If you’re experiencing paranoia or PTSD, you may benefit from speaking with a licensed counselor who has experience helping people in similar situations. If your symptoms make it difficult to leave home, you might consider trying online therapy, which has been shown to be effective for PTSD. A study involving 126 participants receiving either online or in-person therapy for their PTSD symptoms showed that both groups saw a significant reduction in their symptoms. The study concluded that the outcomes of online therapy were comparable to those of traditional therapy. 

With an online therapy platform like BetterHelp, you can choose how you’d like to communicate with a therapist—via phone, live chat, or videoconference. You can also contact your therapist at any time via in-app messaging, and they’ll respond as soon as they can. This may be especially useful if you experience paranoia or symptoms of PTSD in between sessions. 

Read below for reviews of BetterHelp therapists from those who have sought help for similar challenges in the past.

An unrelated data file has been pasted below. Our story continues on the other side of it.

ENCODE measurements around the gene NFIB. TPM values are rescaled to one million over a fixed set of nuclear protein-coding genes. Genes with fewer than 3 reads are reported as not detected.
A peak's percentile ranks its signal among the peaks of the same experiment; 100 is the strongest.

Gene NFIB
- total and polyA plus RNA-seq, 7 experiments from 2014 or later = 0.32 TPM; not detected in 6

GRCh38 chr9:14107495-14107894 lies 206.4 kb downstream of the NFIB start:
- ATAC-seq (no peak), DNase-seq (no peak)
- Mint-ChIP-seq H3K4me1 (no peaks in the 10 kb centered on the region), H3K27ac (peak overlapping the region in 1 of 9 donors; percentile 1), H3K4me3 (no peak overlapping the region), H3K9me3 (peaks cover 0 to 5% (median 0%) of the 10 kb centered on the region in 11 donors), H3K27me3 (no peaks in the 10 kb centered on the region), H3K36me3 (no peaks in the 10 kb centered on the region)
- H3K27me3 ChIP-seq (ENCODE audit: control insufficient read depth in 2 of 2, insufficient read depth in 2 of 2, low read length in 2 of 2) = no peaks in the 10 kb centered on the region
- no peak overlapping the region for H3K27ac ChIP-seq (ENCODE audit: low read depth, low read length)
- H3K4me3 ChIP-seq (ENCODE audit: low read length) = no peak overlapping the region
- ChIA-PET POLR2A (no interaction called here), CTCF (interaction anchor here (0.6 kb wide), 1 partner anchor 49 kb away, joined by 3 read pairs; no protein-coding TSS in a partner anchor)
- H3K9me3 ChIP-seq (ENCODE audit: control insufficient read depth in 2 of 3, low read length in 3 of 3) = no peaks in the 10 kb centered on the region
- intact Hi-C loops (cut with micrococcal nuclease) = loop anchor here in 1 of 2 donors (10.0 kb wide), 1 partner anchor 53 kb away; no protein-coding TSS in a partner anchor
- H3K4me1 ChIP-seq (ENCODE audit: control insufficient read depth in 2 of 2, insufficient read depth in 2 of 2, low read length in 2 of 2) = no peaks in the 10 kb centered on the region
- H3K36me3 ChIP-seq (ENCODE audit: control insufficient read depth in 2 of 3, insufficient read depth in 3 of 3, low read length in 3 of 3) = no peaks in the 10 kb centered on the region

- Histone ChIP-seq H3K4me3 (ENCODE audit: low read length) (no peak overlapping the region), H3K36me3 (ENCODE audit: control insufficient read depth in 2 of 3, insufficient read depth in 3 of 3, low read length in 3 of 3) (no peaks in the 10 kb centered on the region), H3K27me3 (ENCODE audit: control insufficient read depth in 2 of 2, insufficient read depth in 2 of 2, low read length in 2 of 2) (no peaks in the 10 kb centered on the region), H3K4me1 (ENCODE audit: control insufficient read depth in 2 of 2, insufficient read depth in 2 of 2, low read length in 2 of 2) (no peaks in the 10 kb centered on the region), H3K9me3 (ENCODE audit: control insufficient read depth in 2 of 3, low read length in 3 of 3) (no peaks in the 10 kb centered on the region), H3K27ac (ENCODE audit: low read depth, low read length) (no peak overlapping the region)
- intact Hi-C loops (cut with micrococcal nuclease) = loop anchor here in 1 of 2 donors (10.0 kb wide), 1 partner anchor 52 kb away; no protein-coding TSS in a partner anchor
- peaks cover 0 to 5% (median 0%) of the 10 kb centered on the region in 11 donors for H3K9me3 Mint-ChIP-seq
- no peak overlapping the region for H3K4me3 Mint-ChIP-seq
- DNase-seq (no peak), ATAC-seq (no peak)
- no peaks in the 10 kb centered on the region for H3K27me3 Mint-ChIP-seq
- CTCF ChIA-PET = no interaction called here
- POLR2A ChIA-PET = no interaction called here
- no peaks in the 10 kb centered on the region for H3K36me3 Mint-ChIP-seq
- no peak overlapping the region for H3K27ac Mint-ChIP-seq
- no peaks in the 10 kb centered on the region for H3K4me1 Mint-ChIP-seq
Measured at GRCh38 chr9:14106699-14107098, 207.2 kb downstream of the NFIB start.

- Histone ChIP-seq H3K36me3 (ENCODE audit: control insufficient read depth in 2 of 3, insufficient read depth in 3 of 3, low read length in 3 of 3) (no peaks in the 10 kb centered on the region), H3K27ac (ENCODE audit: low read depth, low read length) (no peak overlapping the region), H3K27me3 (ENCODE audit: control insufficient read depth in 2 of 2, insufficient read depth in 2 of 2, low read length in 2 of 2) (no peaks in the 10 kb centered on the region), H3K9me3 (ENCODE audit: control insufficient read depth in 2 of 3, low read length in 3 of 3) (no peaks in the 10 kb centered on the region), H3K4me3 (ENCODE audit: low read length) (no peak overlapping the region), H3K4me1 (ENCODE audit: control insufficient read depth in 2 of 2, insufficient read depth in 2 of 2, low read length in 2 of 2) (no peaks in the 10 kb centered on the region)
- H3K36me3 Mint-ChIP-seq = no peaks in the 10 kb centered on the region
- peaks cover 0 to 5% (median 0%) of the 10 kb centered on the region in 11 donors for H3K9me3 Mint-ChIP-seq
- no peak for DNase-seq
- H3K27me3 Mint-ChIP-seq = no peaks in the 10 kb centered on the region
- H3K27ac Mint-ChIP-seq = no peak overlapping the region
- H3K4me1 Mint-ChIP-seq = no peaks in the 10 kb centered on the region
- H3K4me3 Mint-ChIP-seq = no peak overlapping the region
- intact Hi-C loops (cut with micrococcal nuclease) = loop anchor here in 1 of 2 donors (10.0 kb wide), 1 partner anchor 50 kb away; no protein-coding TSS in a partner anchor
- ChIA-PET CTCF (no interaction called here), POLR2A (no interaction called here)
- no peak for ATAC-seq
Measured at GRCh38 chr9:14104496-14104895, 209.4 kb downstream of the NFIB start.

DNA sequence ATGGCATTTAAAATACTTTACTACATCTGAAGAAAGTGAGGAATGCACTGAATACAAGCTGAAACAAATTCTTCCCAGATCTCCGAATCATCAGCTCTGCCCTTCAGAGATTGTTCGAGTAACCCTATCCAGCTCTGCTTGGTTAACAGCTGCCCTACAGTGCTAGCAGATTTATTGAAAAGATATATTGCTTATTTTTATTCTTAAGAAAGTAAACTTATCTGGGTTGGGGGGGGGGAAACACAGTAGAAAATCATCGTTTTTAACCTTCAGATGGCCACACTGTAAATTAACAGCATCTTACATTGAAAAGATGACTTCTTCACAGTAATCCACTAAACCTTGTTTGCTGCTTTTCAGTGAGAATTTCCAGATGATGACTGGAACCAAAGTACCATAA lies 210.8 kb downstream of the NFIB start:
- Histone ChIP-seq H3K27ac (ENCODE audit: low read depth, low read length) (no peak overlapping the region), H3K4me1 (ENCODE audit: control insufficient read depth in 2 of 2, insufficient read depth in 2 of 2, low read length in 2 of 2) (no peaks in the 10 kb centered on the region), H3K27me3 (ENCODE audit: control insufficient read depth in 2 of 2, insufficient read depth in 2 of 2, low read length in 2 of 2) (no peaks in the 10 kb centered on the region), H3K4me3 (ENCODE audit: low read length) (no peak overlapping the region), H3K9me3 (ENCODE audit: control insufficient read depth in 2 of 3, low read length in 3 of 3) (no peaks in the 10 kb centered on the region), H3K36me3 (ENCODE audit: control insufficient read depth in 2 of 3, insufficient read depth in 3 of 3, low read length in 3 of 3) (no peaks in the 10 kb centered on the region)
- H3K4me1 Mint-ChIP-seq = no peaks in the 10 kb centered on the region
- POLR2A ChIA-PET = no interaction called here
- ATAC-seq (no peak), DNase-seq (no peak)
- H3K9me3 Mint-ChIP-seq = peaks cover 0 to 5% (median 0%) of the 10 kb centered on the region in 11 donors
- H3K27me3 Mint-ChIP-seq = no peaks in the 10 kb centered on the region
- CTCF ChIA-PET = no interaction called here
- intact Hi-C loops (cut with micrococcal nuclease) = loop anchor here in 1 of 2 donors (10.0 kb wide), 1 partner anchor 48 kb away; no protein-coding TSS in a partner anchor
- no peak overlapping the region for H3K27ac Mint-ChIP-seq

Counselor Reviews

“Paula is wonderful. She has been here for me since day one, and I feel like she truly is in my corner. She is patient, kind, and is excellent in dealing with chronic trauma and PTSD. She teaches me how my brain works, how I can deal with my emotions (and that it's okay to have them!), and she is helping me process the things that happened to me. She had good insights, and levels with me very well.”

“Robyn was able to give me gracious doses of support, help and advice when I was going through a rough period of anxiety, stress, relationship and family issues, as well as emotional trauma and PTSD. She’s insightful and gave me tools to better understand myself and my situation. She is easy to talk to and helped me put things into perspective in a way I didn’t think about before. Thank you, Robyn!!!”


Post-traumatic stress disorder is a mental health condition that can be further complicated by the existence of paranoia. If you’re living with PTSD, paranoia, or another concern, you don’t have to face it alone. If paranoia or symptoms of PTSD make you feel hesitant to go to a therapist’s office, you can connect with a licensed therapist from home through online therapy. With BetterHelp, you can be matched with a therapist who has experience helping people with paranoia and PTSD. Take the first step toward healing and reach out to BetterHelp today.